Diverse Reports

DIVING IN SOUTHERN IRELAND
with Peter Glanvill


This is not 'novice' territory. The Atlantic swell can reach down to 20 metres and the seas are seldom calm. The whole of the Skellig islands in the south of Ireland is part of a volcanic basin. The basalt rocks drop steeply so that the 50-metre mark is surprisingly close to land. What you do get is clear warm oceanic waters from the Gulf Stream teeming with life.

Dingle Bay

We dived every day apart from the obligatory visit to Dingle Bay. The locals have called the Bottle-nosed Dolphin. which has made his home in the bay, 'Fungi'. We snorkelled out, and after what seemed an eternity of bashing knives together (apparently it seems to attract him), he suddenly appeared only a metre away from us in the water.
 His back was scarred from propeller blades - he likes to chase after pleasure craft organised by astute fishermen who charge tourists £5 for the short trip from Dingle harbour. He stayed 15 minutes before chasing more boats out to sea before briefly returning.
Cetacean Page

Wonderful Cave

At about 10 metres depth, right underneath a large cleft in some rocks, a wonderful cave extended for about 15-20 metres, but the visibility was superb, the colours of the Lobsters, Tompot Blennies and various anemones were stunning. Below the cave were several large Crayfish. There is, however, a ban on divers 'collecting' shellfish in Eire.
 

Photograph by Peter Glanvill


Night Dive

One of the two night dives took place at Carehdaniel beach at midnight, opposite the graveyard! An amazing number of big Edible Crabs, Tope, Dogfish, juvenile Conger, and Little Cuttles Sepiola atlantica danced in the torchlight. Visiblity must have been 15 metres.
 At night, Hermit Crabs were common, but none with the commensal anemones.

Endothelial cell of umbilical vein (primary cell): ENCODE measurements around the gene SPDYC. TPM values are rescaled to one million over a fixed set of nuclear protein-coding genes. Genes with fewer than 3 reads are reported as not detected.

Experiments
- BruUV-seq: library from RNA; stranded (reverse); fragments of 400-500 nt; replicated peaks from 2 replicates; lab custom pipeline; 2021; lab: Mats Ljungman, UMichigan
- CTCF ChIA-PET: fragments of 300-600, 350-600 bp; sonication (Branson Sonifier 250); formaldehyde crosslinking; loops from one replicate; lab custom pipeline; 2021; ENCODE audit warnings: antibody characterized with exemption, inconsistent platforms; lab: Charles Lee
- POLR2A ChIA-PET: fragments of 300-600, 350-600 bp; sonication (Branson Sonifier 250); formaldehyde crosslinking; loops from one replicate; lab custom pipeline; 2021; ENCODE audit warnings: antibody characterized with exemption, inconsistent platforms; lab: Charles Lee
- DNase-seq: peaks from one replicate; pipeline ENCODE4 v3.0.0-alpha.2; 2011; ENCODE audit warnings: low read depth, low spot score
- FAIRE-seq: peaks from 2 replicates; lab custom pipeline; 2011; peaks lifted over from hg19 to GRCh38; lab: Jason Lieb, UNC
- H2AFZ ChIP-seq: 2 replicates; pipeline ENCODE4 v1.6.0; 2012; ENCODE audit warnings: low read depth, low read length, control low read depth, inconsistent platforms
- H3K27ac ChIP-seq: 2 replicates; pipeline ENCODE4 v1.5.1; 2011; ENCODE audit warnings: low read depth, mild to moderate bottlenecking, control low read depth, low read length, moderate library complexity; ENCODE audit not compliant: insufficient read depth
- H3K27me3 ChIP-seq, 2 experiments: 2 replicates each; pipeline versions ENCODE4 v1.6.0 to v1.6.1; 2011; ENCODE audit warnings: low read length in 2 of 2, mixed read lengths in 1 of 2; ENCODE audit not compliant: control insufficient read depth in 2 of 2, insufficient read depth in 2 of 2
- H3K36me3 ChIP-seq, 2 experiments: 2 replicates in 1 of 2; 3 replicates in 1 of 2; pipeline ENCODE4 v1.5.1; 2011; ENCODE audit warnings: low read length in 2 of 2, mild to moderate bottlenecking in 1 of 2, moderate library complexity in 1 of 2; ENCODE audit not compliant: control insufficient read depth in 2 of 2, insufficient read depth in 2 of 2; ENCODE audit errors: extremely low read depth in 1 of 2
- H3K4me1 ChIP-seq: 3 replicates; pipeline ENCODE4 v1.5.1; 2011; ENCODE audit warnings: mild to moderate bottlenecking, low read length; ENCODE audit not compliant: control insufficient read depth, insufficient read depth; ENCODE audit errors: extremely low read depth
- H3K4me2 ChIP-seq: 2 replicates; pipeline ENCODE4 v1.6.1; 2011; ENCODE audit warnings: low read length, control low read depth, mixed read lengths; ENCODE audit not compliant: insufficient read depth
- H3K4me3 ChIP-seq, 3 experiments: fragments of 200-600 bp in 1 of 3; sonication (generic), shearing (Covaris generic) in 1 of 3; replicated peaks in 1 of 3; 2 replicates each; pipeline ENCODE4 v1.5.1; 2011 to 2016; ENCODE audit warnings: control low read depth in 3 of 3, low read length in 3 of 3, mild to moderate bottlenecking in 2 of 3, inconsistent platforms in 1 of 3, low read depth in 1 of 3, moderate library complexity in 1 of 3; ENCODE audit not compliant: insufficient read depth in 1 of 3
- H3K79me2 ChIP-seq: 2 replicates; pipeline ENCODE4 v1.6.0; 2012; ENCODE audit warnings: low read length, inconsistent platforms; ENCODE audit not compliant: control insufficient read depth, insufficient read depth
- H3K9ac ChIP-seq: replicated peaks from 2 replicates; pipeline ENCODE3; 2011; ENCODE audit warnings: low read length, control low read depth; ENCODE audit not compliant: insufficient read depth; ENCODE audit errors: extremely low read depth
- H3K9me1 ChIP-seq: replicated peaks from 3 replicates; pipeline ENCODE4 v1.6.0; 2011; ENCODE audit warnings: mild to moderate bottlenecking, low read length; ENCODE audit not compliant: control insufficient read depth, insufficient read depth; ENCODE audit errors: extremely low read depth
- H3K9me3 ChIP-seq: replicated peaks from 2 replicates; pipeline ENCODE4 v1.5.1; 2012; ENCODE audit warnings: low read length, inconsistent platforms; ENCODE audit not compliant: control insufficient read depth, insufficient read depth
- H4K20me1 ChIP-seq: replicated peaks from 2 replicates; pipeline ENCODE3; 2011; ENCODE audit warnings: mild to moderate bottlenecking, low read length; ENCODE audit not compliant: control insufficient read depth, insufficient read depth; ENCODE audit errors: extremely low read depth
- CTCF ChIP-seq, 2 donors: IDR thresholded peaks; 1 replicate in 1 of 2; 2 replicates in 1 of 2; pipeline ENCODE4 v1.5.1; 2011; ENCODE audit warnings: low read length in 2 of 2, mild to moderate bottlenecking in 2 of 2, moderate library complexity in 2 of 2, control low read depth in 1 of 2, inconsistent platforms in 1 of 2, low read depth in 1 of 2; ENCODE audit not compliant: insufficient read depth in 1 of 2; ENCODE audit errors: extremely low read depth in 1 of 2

Echinoderms

Urchins were very few in number. We surmise that swell makes it difficult for them to retain their holds. The Kelp descends to greater depths than elsewhere in the British Isles because of the clearer water. The most prevalent echinoderm were the Sea Cucumbers in huge numbers. The trails were noticeable with 4 to every square metre we dived in.

Common Fauna

Large shoals of Pollack and Mackerel were in evidence. The largest of the Congers reached 15 cm (6") in diameter. The dramatic Compass Jellyfish, Chrysaora hysoscella, even when small are not overlooked. One specimen was over 2 metres (6 ft) in length.
 
 
 

Sponges were hued mostly in orange and yellow. Of the smaller species; Shrimps and Squat Lobsters were found in abundance.

Anthozoa

Sea Anemones were well represented by 'Strawberry' Anemones, Actinia fragacea, in the cave especially. Plumose Anemones,  Metridium senile, and Dead Men's Finger's, Alcyonium digitatum, were remembered. Other species completely covered rock faces.

Memorable Dive

The final dive also happened to be the most memorable. As the weather calmed towards the end of the week, we paid a visit to the Skerrigs, about 16 miles (26 km) out at sea.  On route we passed a large seal being stalked by a Blue Shark. When we thought no-one else was looking, we took it in turns to check our knives were packed on board!
 

 We dived on the west face of Little Skellig, easily distinguished by its white colour caused by the guano of 40,000 pairs of gannets that nest there. At 25 metres, the visibility was 30 metres plus which showed off the dramatic underwater scenery. Anemones in a variety of colours, red, green, yellow, purple-pink, covered wall-to-wall of sheer cliff faces.
 

 The largest and friendliest Cuckoo Wrasse that I had ever seen followed us for much of the dive. The Cuckoo Wrasse, Labrus bimaculatus, (=L.mixtus), is the most colourful British fish, rivalling the tropical reef species. The male in 'blue' mating colours is particularly striking. We saw 20, not in a shoal, but spread out during the duration of the dive. The females are reddish, with a less dramatic appearance.

 The highlight for two of the divers came when climbing one gully, there was a seal facing them two metres away which would mimic the divers movements. All the dive pairs had inquisitive seals with them at some point.

NICE PLACE NICE PEOPLE, GREAT DIVING!


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